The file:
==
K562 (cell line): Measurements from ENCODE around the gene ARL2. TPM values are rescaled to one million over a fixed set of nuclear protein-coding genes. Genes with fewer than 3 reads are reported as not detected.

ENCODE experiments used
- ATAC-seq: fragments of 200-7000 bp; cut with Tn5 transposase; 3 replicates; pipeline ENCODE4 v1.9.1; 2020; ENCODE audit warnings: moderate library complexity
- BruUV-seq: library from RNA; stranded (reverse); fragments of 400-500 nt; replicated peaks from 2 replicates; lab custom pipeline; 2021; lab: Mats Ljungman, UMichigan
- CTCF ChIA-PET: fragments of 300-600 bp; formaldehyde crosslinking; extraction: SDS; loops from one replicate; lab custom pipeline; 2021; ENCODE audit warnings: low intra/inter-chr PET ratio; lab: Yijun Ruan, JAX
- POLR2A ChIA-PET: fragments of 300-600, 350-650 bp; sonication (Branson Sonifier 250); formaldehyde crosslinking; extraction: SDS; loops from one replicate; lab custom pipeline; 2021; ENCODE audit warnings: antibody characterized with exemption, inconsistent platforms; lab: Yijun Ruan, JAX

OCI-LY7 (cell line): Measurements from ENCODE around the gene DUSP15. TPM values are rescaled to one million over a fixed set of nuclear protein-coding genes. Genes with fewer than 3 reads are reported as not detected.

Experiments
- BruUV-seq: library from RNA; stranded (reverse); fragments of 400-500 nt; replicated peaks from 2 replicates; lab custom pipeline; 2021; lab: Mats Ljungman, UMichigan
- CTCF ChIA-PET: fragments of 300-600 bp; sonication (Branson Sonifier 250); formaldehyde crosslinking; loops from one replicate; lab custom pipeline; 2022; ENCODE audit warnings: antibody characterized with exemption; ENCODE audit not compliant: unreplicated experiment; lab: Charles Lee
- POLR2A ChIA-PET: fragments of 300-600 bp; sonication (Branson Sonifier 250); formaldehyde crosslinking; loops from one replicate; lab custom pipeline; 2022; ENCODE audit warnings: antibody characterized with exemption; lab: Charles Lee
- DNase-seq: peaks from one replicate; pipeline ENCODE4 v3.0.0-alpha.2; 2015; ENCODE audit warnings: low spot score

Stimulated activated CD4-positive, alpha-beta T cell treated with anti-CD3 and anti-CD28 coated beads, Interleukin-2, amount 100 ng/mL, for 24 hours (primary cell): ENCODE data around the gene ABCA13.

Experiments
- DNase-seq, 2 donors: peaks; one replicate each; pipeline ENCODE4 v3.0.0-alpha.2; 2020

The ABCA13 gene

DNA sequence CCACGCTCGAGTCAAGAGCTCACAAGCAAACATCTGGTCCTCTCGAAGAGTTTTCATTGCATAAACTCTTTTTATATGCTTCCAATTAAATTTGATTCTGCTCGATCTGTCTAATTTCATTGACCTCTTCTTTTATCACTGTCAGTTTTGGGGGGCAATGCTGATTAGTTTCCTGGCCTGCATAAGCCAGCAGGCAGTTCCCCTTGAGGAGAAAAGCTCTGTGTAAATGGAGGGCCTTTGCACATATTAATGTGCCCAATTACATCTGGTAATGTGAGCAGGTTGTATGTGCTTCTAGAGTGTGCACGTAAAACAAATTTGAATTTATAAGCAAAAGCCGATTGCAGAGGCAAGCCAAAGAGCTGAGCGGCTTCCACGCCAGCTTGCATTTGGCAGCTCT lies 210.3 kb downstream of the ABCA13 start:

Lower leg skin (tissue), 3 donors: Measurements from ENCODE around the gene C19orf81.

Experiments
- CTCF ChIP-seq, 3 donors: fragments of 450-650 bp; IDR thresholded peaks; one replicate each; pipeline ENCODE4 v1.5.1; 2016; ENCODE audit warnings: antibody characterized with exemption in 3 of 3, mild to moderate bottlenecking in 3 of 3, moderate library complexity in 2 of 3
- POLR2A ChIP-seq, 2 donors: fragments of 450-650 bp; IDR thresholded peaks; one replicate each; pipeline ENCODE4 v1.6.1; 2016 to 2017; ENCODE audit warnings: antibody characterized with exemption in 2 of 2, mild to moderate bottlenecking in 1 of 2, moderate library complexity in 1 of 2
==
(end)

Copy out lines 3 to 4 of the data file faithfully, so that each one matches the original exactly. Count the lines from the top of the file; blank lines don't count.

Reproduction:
- ATAC-seq: fragments of 200-7000 bp; cut with Tn5 transposase; 3 replicates; pipeline ENCODE4 v1.9.1; 2020; ENCODE audit warnings: moderate library complexity
- BruUV-seq: library from RNA; stranded (reverse); fragments of 400-500 nt; replicated peaks from 2 replicates; lab custom pipeline; 2021; lab: Mats Ljungman, UMichigan